‘Want a beer?’ she asks. ‘Tea?’
The white cat comes towards him. Allows himself to be scratched under the chin. Butts his head against his leg.
‘That’s Theo,’ she says. ‘I also have vodka.’ The white cat follows her into the kitchen.
One of the walls of the living room is covered with small picture frames. He looks for her face on each picture. Puts his finger on the glass and traces the line of her chin.
He thinks of the look in her eyes when she was standing in front of his door this evening. Her hand holding onto her bag tightly. He thinks about her perfectly painted nails, how determined she was to put everything on the line.
‘Come to bed.’
He goes into the kitchen. Pulls open the fridge and takes out a beer. In the light of the fridge he lifts the can to his mouth and starts drinking.
She asks is something wrong.
She says we have fun together don’t we tonight was fun wasn’t it aren’t you having fun.
He throws the empty can in the sink. Takes out another.
She says come to bed.
He shuts the door to the fridge. Drinks down the second can and starts opening kitchen cupboards.
‘You said you had vodka didn’t you? Where is it then?’
She says why are you being like this why are you punishing me.
He doesn’t see the vase. He pulls open the last kitchen cupboard and doesn’t see the vase standing on the counter. It topples and falls to the floor, shattering into a thousand little blue pieces.
She says goddammit. Roars it out.
‘Goddammit you’ve cost me enough already.’
He rolls off his latex gloves, carefully, to avoid getting paint on his hands. He takes another look, at his familiar little figure, in blue this time. The cans rattle in his backpack as he walks out the street.
He ducks into an alley on the left. Crosses the shopping street with his head down. On the other side he chooses the street with the club where he went with her. He looks at the bouncer as he walks past. Thinks of the blue vase.
The latex has made his hands rough. He takes a pair of knitted gloves out of his pocket and puts them on. The material feels good against his dry skin. It’s cool for a summer evening. The grey of twilight slowly descends over the city.
At the end of the street he turns left. Over the bridge. Then right.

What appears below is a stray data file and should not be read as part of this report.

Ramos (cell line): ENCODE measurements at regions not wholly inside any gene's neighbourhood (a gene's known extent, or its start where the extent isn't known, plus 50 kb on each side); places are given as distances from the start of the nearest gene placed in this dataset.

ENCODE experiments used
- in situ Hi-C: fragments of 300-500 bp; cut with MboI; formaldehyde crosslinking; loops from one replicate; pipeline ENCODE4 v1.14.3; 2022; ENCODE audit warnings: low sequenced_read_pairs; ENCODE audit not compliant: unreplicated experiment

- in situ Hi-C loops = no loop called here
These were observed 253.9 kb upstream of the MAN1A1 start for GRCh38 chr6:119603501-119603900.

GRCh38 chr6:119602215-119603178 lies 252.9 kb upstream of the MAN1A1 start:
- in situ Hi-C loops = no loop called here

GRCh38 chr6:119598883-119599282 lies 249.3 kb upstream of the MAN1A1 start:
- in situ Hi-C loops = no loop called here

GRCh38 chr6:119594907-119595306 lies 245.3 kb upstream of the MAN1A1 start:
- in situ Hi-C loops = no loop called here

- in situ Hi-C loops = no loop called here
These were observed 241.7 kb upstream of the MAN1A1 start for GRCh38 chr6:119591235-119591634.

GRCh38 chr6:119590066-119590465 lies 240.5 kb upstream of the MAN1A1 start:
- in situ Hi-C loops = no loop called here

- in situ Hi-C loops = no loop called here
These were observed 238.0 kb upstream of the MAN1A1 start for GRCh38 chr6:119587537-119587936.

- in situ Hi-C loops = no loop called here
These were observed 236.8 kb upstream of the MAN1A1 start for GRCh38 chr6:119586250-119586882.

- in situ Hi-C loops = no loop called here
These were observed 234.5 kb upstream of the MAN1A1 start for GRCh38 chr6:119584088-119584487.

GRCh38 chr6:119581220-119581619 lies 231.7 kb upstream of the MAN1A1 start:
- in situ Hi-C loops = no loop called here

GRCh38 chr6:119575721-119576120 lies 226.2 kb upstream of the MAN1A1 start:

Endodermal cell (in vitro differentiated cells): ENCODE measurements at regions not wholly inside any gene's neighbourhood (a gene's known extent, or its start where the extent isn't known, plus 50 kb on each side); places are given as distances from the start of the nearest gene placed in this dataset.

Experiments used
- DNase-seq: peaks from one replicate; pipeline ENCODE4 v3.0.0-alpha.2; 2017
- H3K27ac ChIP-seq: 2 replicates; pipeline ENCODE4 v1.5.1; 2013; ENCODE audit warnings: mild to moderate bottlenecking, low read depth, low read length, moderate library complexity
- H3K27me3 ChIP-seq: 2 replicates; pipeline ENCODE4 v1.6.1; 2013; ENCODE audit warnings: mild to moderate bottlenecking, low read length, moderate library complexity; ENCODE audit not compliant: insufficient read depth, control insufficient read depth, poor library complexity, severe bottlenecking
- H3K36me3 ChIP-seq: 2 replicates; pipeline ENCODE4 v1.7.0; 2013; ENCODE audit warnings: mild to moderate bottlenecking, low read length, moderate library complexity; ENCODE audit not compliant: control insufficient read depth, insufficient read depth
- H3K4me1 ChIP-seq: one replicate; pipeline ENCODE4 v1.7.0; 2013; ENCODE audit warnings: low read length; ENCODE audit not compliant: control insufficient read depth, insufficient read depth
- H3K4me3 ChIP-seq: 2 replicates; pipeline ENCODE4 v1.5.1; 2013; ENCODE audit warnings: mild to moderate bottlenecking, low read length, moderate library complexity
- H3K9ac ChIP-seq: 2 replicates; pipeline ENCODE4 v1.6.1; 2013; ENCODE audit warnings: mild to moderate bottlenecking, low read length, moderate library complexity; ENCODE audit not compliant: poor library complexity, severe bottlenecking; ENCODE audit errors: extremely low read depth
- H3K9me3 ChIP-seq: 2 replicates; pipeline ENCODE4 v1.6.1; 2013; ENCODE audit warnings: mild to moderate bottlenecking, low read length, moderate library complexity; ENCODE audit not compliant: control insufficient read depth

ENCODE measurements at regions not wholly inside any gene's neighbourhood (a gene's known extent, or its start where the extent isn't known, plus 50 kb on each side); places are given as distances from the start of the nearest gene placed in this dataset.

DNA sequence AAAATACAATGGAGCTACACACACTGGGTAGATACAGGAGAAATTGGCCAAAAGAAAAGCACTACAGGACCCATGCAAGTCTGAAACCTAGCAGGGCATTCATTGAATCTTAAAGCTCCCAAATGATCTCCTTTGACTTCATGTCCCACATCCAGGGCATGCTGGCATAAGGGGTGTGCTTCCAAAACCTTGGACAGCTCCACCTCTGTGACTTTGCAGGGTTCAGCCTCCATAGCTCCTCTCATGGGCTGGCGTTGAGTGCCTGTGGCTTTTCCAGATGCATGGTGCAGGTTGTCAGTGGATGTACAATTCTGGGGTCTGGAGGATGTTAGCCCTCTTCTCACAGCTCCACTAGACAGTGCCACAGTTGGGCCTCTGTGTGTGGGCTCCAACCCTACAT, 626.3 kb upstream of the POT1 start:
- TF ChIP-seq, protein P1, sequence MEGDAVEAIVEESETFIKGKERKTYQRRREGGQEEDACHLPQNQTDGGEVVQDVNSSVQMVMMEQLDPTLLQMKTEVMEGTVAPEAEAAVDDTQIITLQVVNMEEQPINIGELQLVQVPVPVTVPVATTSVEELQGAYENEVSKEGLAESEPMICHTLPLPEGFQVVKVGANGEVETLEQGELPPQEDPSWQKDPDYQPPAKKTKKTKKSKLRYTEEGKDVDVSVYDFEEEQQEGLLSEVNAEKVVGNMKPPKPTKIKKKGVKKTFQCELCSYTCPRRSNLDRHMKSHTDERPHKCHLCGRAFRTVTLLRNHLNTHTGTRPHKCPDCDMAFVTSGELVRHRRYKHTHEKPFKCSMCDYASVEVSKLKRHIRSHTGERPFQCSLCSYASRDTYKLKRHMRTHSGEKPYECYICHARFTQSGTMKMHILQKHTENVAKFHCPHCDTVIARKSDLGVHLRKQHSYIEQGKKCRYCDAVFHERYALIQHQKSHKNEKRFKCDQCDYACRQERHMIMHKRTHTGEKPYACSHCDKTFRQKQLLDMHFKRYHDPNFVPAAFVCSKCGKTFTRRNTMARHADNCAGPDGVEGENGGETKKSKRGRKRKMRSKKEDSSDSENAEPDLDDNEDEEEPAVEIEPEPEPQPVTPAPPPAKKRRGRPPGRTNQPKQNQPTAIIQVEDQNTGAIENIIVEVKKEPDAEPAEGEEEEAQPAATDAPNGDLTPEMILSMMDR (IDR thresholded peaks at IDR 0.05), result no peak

He spots her immediately. He sees her and knows it’s definitely her. He’s not mistaken. Eleonora.
She sees him as well. She detaches herself from the group of friends she’s smoking with outside a bar.
He looks at himself with her eyes. Sees himself the way she sees him, her friends see him. The hood pulled up over his head, the heavy bag on his back. The gloves.
He knew he would see her again.
‘Hi.’ She’s wearing a gold-coloured blouse. Her hair curls down over her shoulders.
‘Hi.’ He sees her friends looking.
She asks: ‘How are things?’
He shrugs. Puts the heavy bag down between his feet. Points to her cigarette: ‘May I?’ He puts it between his lips and smokes it right down in one drag. When they look at each other they know it wasn’t nothing. That it meant something.
He points to her friends. ‘Someone’s birthday?’ he asks.
She shakes her head. Says it’s a leaving do. She’s leaving. Going abroad for a month. Staying with a friend. ‘Or an acquaintance really. Someone I want to get to know. She looked after my cat for a while, that’s how we met.’
He nods as if he understands. He pictures himself, always walking the same circles through the same old town. She was the only one he got to know. She was the only one he had wanted to get to know.
She takes a breath. He knows what she wants to say. He says, ‘You don’t have to say it.’ He says, ‘We don’t need to talk about it.’ He’s already picking up his backpack. He sees her friends watching. Staring.
‘I just wanted to say…’ She’s searching for the right words. ‘I wanted to say that both things are true. It’s true what I said when you broke that vase, that I felt you’d already cost me enough.’
He pictures the blue fragments. Hears her goddammit.
‘But it’s also true that I never minded, all those times I paid for you. It’s both true.’
He nods. He stores it away. Saves what she says in a place where he can get to it later.
‘I have to go,’ he says. She understands. He turns around and then he’s gone.
Three streets further he finds a wall. Doesn’t bother with the stencil. He chooses orange, the colour of her nails, and begins.